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Endometriosis UK
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Got a date for total hysterectomy, feeling scared and having second thoughts..!

I'm taking the mini pill (POP) I don't have periods and my pain level has dropped because of this. Im now considering delaying surgery and seeing how things go. It's taken a long time to get this far, difficult decision!!! Help

12 Replies

Is it poss for you to put it off for a month or two, I think only you Can decide what to do for the best , I've just had a hysterectomy two weeks ago, I'm okay and nothing to be scared of x


Thankyou for replying and I hope you have a speedy recovery.


I've just had a total hysterectomy.... I did as much research reading has I could. Questioned over and over the doctors. I think I even almost drove the consultant mad. Tried to prepare my self mentally. Prepared my home. I told my son I was scared hours before surgery. He asked what I had to be scared of...... I didn't have to do anything just lay down. The consultants do the work.

Just be sure it's right for you.


Thankyou for replying and I know what you mean about reading, researching etc...I think I'm going to delay surgery for practical reasons ie my parents are on holiday soon, I'll need their help with my children whilst I recover. I appreciate your advice.


Hi gala217

I am due to have laparoscopy Hysterectomy and bilateral oophorectomy in three weeks . I am still trying to piece together the scrappy bits of information that I have been given at short consultation in January.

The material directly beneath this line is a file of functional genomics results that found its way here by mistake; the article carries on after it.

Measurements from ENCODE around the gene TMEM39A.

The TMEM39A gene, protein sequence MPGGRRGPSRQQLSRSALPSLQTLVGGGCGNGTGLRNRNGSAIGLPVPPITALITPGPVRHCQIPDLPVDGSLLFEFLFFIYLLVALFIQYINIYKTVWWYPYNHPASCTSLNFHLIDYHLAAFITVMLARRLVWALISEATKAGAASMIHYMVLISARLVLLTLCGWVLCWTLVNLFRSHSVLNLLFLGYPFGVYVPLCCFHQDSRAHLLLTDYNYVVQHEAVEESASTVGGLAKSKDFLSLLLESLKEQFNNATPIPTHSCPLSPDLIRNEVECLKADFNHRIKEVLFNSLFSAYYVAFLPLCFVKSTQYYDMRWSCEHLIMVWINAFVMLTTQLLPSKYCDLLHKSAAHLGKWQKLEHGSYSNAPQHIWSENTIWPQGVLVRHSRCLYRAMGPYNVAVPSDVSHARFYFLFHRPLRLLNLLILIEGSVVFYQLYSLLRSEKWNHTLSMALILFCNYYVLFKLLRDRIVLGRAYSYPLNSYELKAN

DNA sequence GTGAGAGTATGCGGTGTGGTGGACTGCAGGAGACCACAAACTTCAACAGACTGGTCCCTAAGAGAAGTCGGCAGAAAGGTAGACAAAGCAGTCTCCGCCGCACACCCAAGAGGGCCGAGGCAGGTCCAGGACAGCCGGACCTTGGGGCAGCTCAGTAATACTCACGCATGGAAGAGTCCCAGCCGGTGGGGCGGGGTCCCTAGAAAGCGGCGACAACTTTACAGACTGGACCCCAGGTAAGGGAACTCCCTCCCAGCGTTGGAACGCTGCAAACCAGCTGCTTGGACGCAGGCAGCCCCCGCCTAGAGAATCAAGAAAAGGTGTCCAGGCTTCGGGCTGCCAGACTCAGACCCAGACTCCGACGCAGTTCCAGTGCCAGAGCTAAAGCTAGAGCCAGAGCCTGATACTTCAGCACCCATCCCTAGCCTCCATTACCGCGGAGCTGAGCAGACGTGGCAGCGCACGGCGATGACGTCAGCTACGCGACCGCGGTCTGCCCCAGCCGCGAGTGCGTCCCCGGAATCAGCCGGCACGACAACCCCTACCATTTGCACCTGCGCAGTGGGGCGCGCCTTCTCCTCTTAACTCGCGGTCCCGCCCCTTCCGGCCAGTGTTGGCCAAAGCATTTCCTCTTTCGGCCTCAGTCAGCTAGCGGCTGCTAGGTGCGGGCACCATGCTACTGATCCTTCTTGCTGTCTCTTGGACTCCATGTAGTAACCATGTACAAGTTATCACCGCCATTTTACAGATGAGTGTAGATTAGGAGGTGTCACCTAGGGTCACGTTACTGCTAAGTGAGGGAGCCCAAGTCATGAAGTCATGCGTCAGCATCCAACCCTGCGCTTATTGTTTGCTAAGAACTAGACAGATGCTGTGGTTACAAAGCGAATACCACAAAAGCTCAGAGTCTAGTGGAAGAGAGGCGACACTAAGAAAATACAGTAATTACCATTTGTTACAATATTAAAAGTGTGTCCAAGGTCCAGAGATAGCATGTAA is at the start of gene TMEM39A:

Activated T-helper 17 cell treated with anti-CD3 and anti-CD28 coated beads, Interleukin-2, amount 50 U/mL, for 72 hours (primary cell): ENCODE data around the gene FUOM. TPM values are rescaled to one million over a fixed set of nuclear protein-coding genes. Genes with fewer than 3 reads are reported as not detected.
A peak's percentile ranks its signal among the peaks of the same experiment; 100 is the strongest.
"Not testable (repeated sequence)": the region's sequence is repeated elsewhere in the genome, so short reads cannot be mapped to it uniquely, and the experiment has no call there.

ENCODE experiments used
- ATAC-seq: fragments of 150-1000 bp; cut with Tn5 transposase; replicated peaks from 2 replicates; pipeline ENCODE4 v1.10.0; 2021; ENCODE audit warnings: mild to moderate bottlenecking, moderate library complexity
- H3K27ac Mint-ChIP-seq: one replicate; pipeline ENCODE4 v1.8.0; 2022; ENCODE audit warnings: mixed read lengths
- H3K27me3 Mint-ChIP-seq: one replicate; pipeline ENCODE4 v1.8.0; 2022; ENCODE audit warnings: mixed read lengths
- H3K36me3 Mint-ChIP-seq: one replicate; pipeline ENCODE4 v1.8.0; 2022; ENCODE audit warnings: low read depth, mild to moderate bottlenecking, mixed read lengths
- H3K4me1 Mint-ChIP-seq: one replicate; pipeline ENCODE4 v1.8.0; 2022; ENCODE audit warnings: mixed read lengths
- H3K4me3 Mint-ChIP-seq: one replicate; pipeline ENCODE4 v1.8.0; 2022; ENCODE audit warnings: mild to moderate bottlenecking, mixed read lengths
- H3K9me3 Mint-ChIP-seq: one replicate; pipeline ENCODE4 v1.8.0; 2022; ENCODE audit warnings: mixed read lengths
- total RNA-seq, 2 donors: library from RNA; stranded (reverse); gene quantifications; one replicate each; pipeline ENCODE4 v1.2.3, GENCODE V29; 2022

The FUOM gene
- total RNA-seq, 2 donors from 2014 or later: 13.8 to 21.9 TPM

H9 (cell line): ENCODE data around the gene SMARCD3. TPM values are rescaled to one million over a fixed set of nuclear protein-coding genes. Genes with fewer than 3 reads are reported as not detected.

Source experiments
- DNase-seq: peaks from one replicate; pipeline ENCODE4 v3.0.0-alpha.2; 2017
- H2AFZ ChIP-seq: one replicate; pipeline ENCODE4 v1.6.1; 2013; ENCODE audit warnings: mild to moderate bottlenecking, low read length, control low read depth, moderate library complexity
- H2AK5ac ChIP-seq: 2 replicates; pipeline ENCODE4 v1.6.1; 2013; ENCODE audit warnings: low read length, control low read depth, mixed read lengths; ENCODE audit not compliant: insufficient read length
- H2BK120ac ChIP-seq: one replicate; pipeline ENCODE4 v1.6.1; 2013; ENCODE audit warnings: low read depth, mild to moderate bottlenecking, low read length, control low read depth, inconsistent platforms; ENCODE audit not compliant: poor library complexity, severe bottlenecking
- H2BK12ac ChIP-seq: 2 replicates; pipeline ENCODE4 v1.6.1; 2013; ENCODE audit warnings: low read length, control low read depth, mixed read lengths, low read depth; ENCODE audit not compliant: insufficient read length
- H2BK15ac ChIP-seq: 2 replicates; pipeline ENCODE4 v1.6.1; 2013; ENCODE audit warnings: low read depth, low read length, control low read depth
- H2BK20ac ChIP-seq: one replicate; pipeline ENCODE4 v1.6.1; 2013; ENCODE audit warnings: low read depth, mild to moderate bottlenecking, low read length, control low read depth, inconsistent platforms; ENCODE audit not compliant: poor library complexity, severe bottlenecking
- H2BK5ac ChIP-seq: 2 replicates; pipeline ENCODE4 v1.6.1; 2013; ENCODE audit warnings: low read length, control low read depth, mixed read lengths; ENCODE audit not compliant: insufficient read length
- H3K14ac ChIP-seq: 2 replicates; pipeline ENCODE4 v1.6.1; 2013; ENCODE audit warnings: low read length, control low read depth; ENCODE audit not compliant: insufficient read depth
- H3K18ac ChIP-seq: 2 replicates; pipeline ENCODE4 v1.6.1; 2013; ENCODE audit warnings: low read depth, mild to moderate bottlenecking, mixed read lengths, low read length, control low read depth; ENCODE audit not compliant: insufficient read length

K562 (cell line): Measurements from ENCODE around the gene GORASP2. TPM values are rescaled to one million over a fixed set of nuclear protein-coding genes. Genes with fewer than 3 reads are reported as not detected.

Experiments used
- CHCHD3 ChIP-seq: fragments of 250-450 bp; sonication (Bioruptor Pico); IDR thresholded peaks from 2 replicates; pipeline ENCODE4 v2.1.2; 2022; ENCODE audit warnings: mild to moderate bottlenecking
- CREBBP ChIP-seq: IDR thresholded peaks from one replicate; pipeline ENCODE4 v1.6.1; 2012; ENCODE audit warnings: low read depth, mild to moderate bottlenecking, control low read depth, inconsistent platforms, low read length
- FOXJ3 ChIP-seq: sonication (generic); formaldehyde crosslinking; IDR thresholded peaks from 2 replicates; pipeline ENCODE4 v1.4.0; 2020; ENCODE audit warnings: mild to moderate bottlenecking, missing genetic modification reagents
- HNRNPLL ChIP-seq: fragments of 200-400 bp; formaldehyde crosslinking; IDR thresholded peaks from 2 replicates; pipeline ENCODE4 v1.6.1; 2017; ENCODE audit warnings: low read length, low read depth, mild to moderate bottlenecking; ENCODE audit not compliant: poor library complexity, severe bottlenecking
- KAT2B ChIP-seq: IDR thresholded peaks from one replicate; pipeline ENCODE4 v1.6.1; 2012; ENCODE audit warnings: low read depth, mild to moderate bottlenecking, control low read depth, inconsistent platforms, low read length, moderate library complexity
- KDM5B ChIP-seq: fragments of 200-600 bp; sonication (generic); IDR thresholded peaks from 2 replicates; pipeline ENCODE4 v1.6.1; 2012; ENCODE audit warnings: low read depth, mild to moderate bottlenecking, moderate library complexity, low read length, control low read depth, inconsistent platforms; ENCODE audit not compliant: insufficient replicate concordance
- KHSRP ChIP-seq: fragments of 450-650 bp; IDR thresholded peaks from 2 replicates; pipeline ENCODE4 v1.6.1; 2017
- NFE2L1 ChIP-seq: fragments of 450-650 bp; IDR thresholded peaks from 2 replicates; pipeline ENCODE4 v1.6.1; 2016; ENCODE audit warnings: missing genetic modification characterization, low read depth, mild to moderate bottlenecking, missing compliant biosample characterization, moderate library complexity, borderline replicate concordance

I have some questions for my pre op assessment. Gela217 can you give me any pointers to questions and research . I feel you have felt the way I am feeling and I would like to feel less disempowered.


I guess it all depends upon the medical rationale/reason you have been recommended a hysterectomy. Even though I chose not go go with it, I personally have nothing against having a hysterectomy if it is for the right medial reasons and will benefit you.

The endo experts say that Endo (which is generally of the peritoneal cavity) and Adenomysis (endo like growths in the uterine muscle) do not have the same origin and do not necessarily migrate one into the other and so are separate conditions; albeit ladies who have peritoneal endo, do sometimes have adenomyosis also. Adeno is difficult to 100% diagnose before hysterectomy and is generally only suspected following manual palpation / MRI showing a bulky uterus (but that could also be fibroids) and from symptoms (if the consultant is experienced enough). Apparently both of these conditions have different pain symptoms/characteristics. Very difficult though when you have widespread abdominal pain to be able to always be specific about the pain as it can be changeable. This is why it is important to keep a pain diary over time so that trends can be spotted.

Hysterectomy is useful for Adenomyosis, not for peritoneal cavity endo. . Oophrectomy - removal of both ovaries is also not recommended by the endo experts, not for endo purposes anyway, only if the ovaries have ceased to function due to damage or something more serious like ovarian cancer. Endometriomas can generally be removed by a skilled endo surgeon and ovaries can be prevented from re-adherance by a technique called 'Temporary Ovarian suspension", sadly not all surgeons treating endo (particularly the gynaes) seem to use this technique and I have seen ladies being told 'might as well remove ovaries as they will only get stuck'.

Hysterectomy would be a sound call if you do have adenomyosis, or if you have some other gynae condition that would benefit from a hysterectomy for example, exceptional heavy bleeding or fibroids (but even then fybroids can often be removed without a full hysterectomy).

If it is because you have been told you have endometriosis and it is widespread within the peritoneal cavity i.e not adenomyosis but endo in the peritoneal lining / on the bowel/ bladder/ pouch of douglas etc, then a hysterectomy will not remove that endo. You would still have it after the op. The endo expert consultants say the best way to deal with peritoneal endo at the current time is to have it removed by excision surgery. If you have both adeno and peritoneal endo then a hysterectomy would need to be in conjunction with peritoneal excision to be most beneficial.